I sure hope you like it, it does have a 16 GPM pump and appears stout. I wonder what the other premium splitters cost. Is this splitter built like a timberwolf?
 

04RevX

Member
Jul 5, 2008
102
Western MA
I'm not sure why you say its fairly ridiculous but you are entitled to say that I guess. When we wanted a specefic set of components, from a 9hp Honda GX motor, 16 GPM pump, highway rated tires, large capacity hydro oil tank, and overall commercial grade components. We looked at the Timberwolf's in person, and in my opinion those are great machines but carry a very steep price tag. The TW-2HD is pretty much the closest in comparison but carries a price tag of $3,895. The dealer wanted another $400 for a 4-way wedge and that splitter doesn't even come with a trailer hitch which would have been another $100.

So Highbeam, we did our homework with this and we didn't just buy it blindly. If I spent the same amount of money on a Timberwolf (I'm into my splitter for $3100, shipping included) I would not have been able to get the same components i mentioned above. Will this be better than a Timberwolf??? Not really sure there is a way to tell.

I will take better pictures of this unit for you...it is definately a heavy duty unit and looks like its built like a Timberwolf. Not really sure why I'm trying to justify my purchase on the internet but thats what happens I guess.
 

ikessky

Minister of Fire
Sep 2, 2008
862
Northern WI
If you did your homework and are pleased with the price, that is all that matters right? I personally have nothing to compare to the splitter I use. All I know is that it is old, but it runs good and handles anything we throw at it. I can't begin to imagine hand splitting all the wood I cut this year.

You should get a video of your new splitter in action.
 

Highbeam

Minister of Fire
Dec 28, 2006
19,143
Mt. Rainier Foothills, WA
I'm sorry 04revx, I didn't mean to imply that you were foolish for paying your price. You have your reasons and you seem to be happy. You may see it as justifying your purchase but I see it as teaching thousands of people why we should be doing the same thing. You've got to teach and learn on a forum. Show us the freaking light so that we can learn from your decision.

Based on the catalog's description and your photos I find it ridiculous that NT would ask that much money for a splitter that obviously did not cost them that much to make. The 1000$ splitters that are so commonly owned by members of this site are priced such that you could almost beat the price by building at home, meaning they are a good bang for the buck. I just don't see it with this NT splitter. They want 2-3 times as much money for their splitter. Those little skinny tires on the NT splitter hardly justify thousands of dollars and the honda engine is great but the competition is fiercly close.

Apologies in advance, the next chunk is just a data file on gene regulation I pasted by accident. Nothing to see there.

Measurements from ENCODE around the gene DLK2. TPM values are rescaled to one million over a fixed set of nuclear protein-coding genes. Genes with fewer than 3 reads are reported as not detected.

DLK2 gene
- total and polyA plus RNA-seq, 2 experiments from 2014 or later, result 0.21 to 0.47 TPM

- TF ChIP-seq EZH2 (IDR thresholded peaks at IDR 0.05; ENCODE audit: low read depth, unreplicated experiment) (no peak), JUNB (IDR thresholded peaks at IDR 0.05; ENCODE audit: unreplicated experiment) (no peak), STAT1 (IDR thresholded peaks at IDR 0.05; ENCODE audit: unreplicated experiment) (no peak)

An extreme minority of folks buy "timberwolf level" splitters and they seem to be professionals. You didn't say that you were splitting 100 cords per year so what made you want to go this route? Did you just like black? You could have each bought a splitter instead of splitting this one three ways.

Seriously, what are we missing?

One last thing. I also consider it ridiculous to buy a 55000$ pickup truck off the lot. They sell them, and people buy them but not me. Fine wines, fine firearms, etc. I'm okay with the concept that some people just like really expensive things.
 

Gooserider

Mod Emeritus
Nov 20, 2006
6,737
Northeastern MA (near Lowell)
ikessky said:
I'd like to know what the tonnage is on my splitter if yours is a 32 and is only powered by a 9hp Honda. The old LaFont splitter I use has a 23hp Kohler on it.

Tonnage is strictly a function of max hydraulic pressure and cylinder diameter - The usual max on most hydraulic systems is 3,000psi, which makes 29.4 tons w/ a 5" diameter cylinder. Many splitter co's exaggerate, but that's what the physics say... Some also seem to run higher max pressures, which may be pushing their components awfully hard. Of course watching the pressure guage on my machine, it's sort of a moot point, as I rarely encounter a round that needs more than 1500-2000psi to crack open - the only time I go to 3,000 is if I hit the end of the cylinder and don't let go of the valve lever...

Cycle time is determined by the gpm of the pump and the cylinder size - how many gallons does it take to fill the cylinder, and how fast can the pump move them...

Horse power needed is determined by the gpm of the pump - an old fashioned single stage pump needs 2hp per gpm at maximum pressure. Modern splitters use two stage pumps, which is sort of like having transmission gears - in high range, you get a lot of volume at low pressure. In low range, you get a lot of pressure, but low volume... Low range is essentially what you have all the time with a single stage pump. The actual numbers have a 4-1 difference in the gpm ratings - with the advertised number being "high" range - so when you see "16gpm pump" that means it pumps 16gpm in high range, and 4 gpm in low range. Thus you still need 2hp per gpm in low range, but only need 1/2hp per gpm in high, so the minimum hp for a 16gpm pump is 8hp, with most companies using 9hp to give them some margin.... Note that this is a minimum engine size, nothing keeps you from putting something bigger on it, however pump output is a function of shaft rpm, so using a big engine at idle will NOT give the rated output... Most pumps are intended to run at about 3,600rpm, average full throttle speed for most small engines....